Kerlin Gallery, Dublin, 20 May – 1 July 2017
Writing a review of an exhibition means finding an angle, a perspective, a particular point of view from which to approach the work. In the case of ‘Faith After Saenredam and Other Paintings’ this is particularly challenging, as Paul Winstanley’s recent work here is almost all about angles, perspectives and points of view, in the physical, rather than metaphorical, sense. The main gallery contains 10 paintings, while two preparatory drawings are located in the gallery office. Both their inclusion and location seem puzzling at first, but as with so many aspects of this exhibition, clarification only comes with further investigation.
Pieter Saenredam was a seventeenth-century Dutch painter who specialised in church interiors. A preparatory sketch of the Mariakerk in Utrecht made by Saenredam in 1642 (the final painting is missing) provided Winstanley with the starting point for this exhibition, and therefore the justification for including the preparatory sketches mentioned above. In fact, closer examination of these two works shows that Winstanley is already playing with perspective, choosing in one case a two-point perspective, in the other a one-point perspective.
From these drawings, Winstanley produced two paintings: while Lost is a re-creation, Faith After Saenredam (2016) is a re-imagining. In the latter, he includes a window and a tapestry known to have existed in the church. In doing so, he keeps to the same dimensions and uses gold leaf as Saenredam did, while maintaining the same clarity of line and muted palette.
With these four paintings alone, Winstanley is demonstrating how representational art is something of a misnomer. The painting never simply represents: it shows us reality from a new perspective. In this case, however, there is another angle to be considered: which reality is being represented? That of the Mariakerk, or that of Saenredam’s version of the Mariakerk? In fact, the Mariakerk was demolished during the first half of the nineteenth century, so Winstanley can only interpret or imagine Saenredam’s view of the church. With this in mind, his preparatory drawings add a further layer of dissimulation in the ostensible ‘truth’ of these works. The ground underneath the viewer becomes even shakier when we learn that Saenredam himself did not always respect the reality before him. He is known to have enlarged, heightened and broadened elements for greater effect.
Saenredam also played with the perspective of the viewer, according to Arthur Wheelock, of the National Gallery of Art, Washington, who points out, for example, that “the rapidly receding barrel vault in St. Anthony’s Chapel in the St. Janskerk in Utrecht … only works spatially when the viewer is situated at the proper distance point and directly opposite the vanishing point.”1 This insight provides, albeit obliquely, a neat segue to another group of paintings in this exhibition – Apostasy (Enrapture), Apostasy (Drift) and Looking at Vermeer. – where Winstanley depicts viewers observing paintings.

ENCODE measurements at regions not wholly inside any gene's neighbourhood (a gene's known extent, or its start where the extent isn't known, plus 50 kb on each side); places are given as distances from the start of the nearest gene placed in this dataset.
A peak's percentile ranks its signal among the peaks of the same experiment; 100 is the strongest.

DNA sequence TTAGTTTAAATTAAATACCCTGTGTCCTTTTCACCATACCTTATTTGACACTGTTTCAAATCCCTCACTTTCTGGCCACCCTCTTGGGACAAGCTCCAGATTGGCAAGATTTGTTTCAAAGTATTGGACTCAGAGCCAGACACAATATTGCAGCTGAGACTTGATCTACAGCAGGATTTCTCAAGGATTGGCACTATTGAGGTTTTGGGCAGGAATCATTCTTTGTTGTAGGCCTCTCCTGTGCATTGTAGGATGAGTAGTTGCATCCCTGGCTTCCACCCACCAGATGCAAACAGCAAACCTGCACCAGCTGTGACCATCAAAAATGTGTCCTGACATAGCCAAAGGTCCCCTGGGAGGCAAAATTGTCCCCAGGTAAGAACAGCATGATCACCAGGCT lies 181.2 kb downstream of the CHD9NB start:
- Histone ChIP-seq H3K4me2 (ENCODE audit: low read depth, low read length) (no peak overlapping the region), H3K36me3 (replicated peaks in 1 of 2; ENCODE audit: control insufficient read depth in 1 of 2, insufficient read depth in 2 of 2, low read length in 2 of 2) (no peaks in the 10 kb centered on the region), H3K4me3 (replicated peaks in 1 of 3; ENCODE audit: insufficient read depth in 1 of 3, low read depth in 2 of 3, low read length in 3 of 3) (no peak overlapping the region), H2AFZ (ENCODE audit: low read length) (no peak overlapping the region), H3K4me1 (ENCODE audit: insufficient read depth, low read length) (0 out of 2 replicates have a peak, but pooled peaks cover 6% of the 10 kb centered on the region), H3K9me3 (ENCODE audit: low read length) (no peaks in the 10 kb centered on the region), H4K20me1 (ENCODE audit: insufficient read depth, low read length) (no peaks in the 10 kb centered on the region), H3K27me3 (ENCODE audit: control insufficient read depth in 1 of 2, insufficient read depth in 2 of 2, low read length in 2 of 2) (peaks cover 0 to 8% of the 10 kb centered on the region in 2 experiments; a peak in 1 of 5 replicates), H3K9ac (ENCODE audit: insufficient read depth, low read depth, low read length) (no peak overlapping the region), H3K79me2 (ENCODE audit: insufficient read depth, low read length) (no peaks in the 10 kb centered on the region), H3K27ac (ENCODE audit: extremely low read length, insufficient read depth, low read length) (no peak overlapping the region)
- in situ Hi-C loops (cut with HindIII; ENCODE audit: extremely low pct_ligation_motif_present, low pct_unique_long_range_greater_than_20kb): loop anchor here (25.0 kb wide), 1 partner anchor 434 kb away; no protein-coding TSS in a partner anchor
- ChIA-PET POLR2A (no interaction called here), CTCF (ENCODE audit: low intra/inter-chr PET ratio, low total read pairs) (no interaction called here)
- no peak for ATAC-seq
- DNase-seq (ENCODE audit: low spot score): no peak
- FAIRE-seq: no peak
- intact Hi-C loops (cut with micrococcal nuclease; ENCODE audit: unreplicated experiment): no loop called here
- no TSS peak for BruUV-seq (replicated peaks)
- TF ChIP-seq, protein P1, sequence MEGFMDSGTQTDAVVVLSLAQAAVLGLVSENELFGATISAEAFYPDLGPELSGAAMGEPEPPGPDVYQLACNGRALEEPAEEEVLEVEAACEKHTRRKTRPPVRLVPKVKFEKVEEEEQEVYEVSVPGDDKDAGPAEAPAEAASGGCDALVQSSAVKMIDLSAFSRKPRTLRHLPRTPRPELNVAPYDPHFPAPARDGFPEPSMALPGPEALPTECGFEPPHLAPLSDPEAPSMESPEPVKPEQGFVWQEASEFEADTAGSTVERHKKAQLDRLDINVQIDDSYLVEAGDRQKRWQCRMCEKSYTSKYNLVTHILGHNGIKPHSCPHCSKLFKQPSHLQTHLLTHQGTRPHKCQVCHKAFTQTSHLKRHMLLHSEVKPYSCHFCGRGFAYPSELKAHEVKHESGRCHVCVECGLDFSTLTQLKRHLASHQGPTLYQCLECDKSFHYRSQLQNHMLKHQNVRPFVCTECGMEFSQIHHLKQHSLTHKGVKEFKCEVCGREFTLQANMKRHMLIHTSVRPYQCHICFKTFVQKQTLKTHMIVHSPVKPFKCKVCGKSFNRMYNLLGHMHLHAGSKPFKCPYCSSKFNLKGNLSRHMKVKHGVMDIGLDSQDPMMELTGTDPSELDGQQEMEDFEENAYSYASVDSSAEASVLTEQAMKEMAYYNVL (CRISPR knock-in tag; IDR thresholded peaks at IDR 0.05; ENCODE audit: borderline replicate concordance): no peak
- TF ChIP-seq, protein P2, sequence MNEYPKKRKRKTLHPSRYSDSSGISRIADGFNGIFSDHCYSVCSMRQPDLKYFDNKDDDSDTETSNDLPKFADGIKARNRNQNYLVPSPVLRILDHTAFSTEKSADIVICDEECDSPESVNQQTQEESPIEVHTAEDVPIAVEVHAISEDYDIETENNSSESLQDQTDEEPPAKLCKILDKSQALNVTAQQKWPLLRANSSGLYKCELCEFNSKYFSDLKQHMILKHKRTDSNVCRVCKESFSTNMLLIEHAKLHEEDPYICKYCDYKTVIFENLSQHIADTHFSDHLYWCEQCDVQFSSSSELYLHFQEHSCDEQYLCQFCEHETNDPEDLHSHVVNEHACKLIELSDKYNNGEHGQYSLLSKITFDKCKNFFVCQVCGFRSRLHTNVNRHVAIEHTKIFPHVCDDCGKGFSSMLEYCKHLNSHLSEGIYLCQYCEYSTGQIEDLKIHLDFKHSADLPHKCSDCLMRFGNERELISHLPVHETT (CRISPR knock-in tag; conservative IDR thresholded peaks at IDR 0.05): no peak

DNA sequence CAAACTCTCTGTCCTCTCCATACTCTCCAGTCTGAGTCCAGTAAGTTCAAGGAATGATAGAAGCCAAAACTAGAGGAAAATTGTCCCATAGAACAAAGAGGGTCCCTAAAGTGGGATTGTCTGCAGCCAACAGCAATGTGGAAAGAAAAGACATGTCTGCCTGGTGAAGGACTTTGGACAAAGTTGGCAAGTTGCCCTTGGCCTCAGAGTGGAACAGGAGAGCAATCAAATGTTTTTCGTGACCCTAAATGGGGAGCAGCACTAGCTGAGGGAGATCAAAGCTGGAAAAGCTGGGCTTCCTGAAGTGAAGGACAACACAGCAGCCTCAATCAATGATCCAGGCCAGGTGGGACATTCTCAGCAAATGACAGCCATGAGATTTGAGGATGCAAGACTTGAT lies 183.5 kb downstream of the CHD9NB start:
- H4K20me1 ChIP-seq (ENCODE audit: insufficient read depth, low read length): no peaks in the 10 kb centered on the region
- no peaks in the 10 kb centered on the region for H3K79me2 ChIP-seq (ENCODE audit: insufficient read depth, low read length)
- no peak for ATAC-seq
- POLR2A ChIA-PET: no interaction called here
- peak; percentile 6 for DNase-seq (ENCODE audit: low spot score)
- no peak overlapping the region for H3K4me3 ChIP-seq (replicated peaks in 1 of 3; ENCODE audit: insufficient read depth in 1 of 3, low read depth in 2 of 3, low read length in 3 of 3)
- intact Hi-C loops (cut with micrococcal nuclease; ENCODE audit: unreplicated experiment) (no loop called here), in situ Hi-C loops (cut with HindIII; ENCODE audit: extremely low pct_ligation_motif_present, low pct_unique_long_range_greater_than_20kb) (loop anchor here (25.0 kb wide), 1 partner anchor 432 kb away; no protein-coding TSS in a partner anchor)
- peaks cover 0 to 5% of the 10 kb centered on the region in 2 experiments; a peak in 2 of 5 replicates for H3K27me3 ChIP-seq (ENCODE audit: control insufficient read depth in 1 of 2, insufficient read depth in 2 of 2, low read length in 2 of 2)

In these works, the viewer (in the Kerlin) is looking at a painting (in the painting) from behind other viewers (who are depicted in the painting), conjuring a Chinese box effect which seems to ask: what does it mean to view? Are we drawn into the painting (within the painting) on its own merits, or is it the fact that someone else is looking at it that brings us in? Let’s be honest, who doesn’t feel more at ease, particularly in a gallery setting, when there are others present?
In the two Apostasy works, some of the viewers in the painting are moving – an effect created by Winstanley through blurring of lines, in strong contrast to the precision seen elsewhere. This highlights the static, single perspective of the image on view in the painting while simultaneously reminding us that we can move around to find other vantage points. Is it any wonder that this exhibition can feel vertiginous at times?
Looking at Vermeer (2017) feels less successful because it lacks this juxtaposition of motion and motionlessness, and indeed the remaining paintings add little to the delicious rollercoaster effect engendered by those discussed above. Metaphysic 1 and Metaphysic 2 do at least reference the gold leaf, which is an intrinsic element of the After Saenredam works, but Sunlit Birch is a jarring element that undermines the impact of the exhibition as a whole.
For a body of work, which at first appears classically representational and easily interpretable, ‘Faith After Saenredam and Other Paintings’ is, in fact, a magnificent exercise in ambiguity. Even the title lends itself to multiple interpretation – the ‘after’ could mean both chronologically and as an homage. On reflection, the inclusion of ‘other paintings’ may well be a deliberate attempt to further confound the viewer, who is, after all, already being challenged on many levels. What’s one more spanner in the works, in an exhibition which is as layered as an optical illusion by Escher?
Mary Catherine Nolan is a Dublin-based artist with a background in linguistics.
Image: Paul Winstanley, Looking at Vermeer, 2017, oil and gold leaf on gesso on panel, 66 x 55 cm; image courtesy of Kerlin Gallery.